THE lack of access, interest and teachers for indigenous languages such as Khoisan and Khoekhoegowab is threatening their sustainability, experts in the field say.
Speaking to Nampa on Friday, Valery Isaacks, a Khoekhoegowab (or Damara/Nama) translator at the Bible Society of Namibia, said the interest of Damara-speaking Namibians in the language is on the wane.
"Although the language is being taught up to university level, interest from young people to study the language is very low, which triggers the fear in many of us with a love for the language that it may die," she noted.
Isaacks attributed this development to the English education system, which is forcing parents to communicate with their children in English, while they (parents) communicate in their indigenous languages. Echoing similar sentiments, Dorothy Jonas of the !Ha Radio at Tsumkwe said if nothing is done to revive the San language, it may die too.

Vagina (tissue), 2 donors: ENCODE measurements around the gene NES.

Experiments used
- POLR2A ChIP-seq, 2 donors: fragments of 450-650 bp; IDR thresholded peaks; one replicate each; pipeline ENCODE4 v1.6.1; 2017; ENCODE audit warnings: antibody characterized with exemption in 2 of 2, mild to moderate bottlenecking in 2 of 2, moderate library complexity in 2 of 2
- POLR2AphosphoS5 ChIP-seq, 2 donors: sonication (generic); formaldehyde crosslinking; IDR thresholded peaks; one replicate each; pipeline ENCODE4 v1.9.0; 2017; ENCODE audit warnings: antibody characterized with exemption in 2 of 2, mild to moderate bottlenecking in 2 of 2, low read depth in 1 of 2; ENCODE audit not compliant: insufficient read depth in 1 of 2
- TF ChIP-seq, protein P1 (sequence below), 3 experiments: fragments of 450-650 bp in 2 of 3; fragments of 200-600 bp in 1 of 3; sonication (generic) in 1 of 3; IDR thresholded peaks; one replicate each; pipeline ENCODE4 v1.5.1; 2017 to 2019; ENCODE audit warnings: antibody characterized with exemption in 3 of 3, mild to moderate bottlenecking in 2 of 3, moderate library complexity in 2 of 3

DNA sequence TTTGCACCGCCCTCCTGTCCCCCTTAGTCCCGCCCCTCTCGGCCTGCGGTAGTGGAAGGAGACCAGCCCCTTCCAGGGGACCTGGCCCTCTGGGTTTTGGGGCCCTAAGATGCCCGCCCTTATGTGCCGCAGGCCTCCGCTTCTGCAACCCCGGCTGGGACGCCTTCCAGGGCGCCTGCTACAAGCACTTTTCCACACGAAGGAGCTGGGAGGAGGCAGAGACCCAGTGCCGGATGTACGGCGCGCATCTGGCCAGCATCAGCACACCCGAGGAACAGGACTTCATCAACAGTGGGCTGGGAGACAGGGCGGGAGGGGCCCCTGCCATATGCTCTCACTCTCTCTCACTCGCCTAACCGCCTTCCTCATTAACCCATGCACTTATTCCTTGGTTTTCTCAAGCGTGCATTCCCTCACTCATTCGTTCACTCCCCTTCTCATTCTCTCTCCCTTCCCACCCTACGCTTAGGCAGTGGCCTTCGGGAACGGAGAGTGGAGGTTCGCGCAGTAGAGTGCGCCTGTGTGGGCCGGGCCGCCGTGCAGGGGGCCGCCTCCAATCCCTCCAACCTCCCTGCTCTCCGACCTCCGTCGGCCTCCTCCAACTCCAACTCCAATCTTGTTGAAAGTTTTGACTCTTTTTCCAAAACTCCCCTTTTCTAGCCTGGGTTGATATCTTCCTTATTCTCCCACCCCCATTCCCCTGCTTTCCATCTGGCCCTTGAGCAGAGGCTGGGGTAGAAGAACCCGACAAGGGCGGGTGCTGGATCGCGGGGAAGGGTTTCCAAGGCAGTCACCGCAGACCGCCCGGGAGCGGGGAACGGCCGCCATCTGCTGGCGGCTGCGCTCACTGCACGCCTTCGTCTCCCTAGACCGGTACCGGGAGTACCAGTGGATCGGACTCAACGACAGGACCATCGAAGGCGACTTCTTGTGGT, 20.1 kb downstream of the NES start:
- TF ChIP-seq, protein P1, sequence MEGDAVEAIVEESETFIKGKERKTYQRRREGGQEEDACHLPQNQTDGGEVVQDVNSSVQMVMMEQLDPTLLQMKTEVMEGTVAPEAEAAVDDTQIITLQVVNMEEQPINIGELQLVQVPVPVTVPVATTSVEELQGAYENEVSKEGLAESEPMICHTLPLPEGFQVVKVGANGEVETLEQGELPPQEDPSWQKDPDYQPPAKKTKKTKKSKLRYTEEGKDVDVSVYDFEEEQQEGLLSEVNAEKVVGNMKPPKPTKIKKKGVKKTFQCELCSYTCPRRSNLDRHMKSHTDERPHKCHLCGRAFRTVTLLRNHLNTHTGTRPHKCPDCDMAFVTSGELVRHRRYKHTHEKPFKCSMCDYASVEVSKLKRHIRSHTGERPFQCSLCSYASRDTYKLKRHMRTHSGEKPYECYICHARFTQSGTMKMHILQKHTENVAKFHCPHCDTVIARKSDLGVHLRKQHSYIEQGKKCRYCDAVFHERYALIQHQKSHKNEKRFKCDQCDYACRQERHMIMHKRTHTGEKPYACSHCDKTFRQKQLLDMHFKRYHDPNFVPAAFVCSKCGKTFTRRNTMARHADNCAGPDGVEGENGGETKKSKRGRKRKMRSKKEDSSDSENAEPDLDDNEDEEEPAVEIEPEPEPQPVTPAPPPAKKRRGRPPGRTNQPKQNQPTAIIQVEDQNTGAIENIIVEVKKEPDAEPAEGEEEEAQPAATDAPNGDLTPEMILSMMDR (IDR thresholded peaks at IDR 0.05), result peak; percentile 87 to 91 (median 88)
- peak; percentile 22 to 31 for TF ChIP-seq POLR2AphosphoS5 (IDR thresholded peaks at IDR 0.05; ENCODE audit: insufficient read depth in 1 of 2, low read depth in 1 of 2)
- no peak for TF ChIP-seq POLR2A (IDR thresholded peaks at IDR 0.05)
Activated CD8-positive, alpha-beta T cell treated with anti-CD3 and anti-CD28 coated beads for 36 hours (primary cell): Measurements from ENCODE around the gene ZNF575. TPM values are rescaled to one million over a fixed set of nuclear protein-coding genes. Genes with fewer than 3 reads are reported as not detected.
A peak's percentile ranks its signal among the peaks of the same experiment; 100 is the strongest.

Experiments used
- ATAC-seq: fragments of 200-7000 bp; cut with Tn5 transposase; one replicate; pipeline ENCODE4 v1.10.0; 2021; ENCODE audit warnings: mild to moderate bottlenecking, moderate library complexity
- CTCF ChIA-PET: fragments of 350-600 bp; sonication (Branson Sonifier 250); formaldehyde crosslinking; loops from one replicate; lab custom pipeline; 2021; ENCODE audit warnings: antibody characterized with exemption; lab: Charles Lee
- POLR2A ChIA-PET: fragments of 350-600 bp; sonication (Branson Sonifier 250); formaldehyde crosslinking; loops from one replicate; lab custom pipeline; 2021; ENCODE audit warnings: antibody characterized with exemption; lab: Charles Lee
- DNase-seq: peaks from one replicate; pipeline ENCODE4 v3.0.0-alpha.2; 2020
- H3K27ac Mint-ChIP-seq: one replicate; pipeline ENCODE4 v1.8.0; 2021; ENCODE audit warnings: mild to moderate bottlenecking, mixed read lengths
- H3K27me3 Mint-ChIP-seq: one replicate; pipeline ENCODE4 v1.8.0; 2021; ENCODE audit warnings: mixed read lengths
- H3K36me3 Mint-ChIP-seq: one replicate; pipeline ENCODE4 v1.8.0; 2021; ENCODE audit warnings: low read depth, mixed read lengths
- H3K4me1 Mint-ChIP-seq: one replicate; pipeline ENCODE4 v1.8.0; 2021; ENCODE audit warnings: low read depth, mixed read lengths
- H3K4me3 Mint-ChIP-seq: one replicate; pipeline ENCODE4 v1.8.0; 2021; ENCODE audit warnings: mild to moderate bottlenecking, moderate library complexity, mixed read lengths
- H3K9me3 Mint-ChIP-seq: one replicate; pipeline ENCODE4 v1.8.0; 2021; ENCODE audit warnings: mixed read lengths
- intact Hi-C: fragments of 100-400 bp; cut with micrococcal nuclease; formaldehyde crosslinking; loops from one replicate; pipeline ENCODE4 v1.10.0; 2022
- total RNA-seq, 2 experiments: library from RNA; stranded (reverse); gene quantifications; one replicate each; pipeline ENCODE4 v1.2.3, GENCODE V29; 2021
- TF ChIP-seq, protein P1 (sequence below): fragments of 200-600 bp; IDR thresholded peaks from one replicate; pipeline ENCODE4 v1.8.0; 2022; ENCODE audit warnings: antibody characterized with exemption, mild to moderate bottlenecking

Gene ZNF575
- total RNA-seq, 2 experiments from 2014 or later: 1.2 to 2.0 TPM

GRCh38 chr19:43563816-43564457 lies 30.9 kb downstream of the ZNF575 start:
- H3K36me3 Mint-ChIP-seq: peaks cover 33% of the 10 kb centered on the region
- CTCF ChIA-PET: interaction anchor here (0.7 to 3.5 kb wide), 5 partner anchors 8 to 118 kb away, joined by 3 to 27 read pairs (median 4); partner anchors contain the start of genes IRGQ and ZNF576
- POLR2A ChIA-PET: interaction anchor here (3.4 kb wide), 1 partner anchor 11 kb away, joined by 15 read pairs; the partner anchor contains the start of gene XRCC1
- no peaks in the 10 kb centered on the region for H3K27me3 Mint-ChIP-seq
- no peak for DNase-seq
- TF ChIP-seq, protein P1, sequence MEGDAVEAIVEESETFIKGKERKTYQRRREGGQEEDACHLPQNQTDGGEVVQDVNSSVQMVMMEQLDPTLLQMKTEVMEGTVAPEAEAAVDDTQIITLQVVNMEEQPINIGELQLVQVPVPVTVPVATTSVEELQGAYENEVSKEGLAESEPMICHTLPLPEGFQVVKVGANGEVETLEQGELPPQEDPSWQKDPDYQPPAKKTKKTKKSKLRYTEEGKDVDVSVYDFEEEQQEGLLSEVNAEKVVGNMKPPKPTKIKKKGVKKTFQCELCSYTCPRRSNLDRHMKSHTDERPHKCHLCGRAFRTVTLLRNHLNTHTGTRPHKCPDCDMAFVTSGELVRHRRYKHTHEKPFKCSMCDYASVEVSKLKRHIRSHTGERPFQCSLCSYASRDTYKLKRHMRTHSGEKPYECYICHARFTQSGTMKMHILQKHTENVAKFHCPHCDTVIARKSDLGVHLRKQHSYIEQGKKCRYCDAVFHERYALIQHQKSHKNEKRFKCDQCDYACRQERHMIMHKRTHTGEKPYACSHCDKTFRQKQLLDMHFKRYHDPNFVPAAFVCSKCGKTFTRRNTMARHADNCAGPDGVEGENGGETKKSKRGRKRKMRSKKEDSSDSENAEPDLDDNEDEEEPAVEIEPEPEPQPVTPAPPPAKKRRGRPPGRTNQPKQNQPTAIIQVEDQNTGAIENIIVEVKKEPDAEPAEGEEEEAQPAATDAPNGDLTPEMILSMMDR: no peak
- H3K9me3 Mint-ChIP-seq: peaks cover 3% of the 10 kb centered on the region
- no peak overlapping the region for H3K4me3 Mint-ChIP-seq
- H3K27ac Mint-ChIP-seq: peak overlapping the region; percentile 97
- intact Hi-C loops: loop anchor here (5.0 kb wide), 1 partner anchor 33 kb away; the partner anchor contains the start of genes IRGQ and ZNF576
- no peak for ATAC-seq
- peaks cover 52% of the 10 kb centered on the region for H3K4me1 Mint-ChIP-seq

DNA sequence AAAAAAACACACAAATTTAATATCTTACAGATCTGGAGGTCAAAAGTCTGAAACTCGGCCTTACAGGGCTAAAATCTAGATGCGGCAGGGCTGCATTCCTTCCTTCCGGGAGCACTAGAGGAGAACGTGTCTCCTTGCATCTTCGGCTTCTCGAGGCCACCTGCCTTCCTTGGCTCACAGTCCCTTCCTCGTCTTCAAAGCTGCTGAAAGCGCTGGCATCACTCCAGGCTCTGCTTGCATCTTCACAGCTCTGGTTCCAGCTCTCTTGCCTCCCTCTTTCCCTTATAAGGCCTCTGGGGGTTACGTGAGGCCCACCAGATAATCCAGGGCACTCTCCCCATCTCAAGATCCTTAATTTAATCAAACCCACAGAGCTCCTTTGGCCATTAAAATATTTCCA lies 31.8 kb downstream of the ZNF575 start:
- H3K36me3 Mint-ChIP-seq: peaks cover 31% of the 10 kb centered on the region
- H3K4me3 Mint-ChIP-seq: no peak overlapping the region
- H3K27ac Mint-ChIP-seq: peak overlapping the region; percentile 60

"We are trying our best to keep the language alive through broadcasting, but our broadcasting is limited to the Tsumkwe area only," explained Jonas, which she said is limiting their initiative to motivate San-speaking Namibians on the importance of their language.
Members of the San community are scattered all over Namibia, and most of them are speaking the languages of other tribes among whom they live, instead of their own. Director of education in Omaheke, Pecka Semba told Nampa that they are aware of the problem, but said a shortage of San language teachers is the root of the problem.
Acknowledging that the education policy dictates that a child should be taught in his or her mother tongue in primary school, Semba said there are about 200 San-speaking pupils in Otjinene schools, but there are no San-speaking teachers to implement this policy. These pupils are, therefore, taught in Otjiherero instead.